Would a Credit Card Balance Transfer Help? 

A reader wonders if California resident who is overspending could be helped with a credit card balance transfer.

Q:  I read your interesting article recently about the homeowner being in a rough spot after moving to Sonoma County, California and taking on debt. I assume the $30,000 debt the reader took on was all credit card debt.

One idea I had, that you did not mention, is for that person to see if she was eligible for a transfer of that debt to a zero-interest or low-interest credit card. If she could transfer her balance to a card that offered a zero-interest term of 12,18, or 24 months, she could save herself about $9,000 a year, especially if her current interest rate on her debt was around 30 percent.

Saving $9,000 would surely help her financial situation.

Close Credit Cards Before Buying Home?

A: You’ve got the right idea. Swapping high interest debt for something carrying a much lower interest rate is a savvy move – if you can do it. Not everyone can.

The key to the reader’s problem was figuring out how to stop spending money. The reader had pocketed around $50,000 in cash after selling a home. She wanted to save that money so she could buy a different home. But, she wound up spending all of that plus an additional $30,000. And, she couldn’t really account for the $80,000 she spent.

Your solution would potentially save the reader thousands of dollars. But to really benefit, she’d have to apply those savings to pay down her debt faster.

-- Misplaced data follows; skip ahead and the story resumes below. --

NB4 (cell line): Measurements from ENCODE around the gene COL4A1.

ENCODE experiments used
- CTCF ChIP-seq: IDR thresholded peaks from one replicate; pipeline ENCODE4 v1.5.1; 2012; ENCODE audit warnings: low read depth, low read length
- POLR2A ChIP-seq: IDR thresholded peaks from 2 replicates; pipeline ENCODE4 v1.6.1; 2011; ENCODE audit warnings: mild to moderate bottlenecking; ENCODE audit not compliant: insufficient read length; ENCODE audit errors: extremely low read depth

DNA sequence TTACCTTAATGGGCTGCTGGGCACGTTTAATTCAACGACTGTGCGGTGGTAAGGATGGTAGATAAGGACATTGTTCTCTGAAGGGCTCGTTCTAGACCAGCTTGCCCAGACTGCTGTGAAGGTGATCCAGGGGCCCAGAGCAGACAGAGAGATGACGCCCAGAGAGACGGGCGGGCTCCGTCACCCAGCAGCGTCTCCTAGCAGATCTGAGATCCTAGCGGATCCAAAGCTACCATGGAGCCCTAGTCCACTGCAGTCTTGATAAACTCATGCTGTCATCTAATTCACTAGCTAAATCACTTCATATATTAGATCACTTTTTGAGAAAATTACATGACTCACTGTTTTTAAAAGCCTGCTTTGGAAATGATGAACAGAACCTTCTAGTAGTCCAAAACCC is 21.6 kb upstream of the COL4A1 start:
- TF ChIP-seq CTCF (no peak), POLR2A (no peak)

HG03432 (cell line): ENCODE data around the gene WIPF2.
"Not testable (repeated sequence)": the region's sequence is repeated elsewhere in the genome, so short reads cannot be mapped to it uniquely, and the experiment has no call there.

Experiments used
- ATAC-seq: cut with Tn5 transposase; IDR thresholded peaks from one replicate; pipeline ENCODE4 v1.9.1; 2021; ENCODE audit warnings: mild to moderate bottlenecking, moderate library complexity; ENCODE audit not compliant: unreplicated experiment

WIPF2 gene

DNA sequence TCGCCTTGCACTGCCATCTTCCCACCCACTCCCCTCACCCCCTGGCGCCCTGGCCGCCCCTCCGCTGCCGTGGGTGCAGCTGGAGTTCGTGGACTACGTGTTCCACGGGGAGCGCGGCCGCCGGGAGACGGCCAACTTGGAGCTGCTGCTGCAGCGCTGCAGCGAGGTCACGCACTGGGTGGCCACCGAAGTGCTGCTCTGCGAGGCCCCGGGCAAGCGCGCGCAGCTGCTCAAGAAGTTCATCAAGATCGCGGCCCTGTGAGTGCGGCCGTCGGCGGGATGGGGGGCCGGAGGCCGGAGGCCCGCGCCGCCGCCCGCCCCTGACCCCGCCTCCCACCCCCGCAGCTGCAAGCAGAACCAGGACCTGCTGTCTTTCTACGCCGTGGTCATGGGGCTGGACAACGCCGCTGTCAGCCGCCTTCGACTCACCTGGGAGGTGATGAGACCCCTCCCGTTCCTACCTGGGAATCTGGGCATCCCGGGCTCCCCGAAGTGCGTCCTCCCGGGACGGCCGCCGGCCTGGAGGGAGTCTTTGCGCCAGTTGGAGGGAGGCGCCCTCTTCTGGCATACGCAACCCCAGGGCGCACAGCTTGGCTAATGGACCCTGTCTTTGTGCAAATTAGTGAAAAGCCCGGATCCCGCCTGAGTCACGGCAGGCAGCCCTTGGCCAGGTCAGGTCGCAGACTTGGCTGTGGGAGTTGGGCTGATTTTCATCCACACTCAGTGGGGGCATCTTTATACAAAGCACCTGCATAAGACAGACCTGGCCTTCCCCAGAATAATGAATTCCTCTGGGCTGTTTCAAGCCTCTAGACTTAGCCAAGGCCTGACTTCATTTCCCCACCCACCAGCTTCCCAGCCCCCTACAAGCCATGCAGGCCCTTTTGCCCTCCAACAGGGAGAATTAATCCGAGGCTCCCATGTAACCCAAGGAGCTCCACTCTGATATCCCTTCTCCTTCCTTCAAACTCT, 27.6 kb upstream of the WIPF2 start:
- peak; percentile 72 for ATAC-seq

One additional note: zero percent credit card offers usually go out to people with great credit scores. We suspect that our reader may have hurt their credit score by running up a significant amount of debt. She may not be eligible for a zero or low-rate offer.

One way to maintain a great credit score is to keep a low credit utilization rate. If you have several credit cards and the combined available credit limit on those cards is $30,000 and you carry $30,000 on those cards, you are fully (or 100%) utilizing your credit. When this occurs, the credit reporting bureaus’ credit ranking systems lower your credit score. You’re deemed a worse risk for default.

Optimally, you should max out your credit utilization at 30 percent. So if your maximum available credit limit is $30,000 on a single card, you shouldn’t carry more than $10,000 in debt on that card.

Clearly, our reader could benefit from a balance transfer. But first she has to figure out how to stop the spend. 

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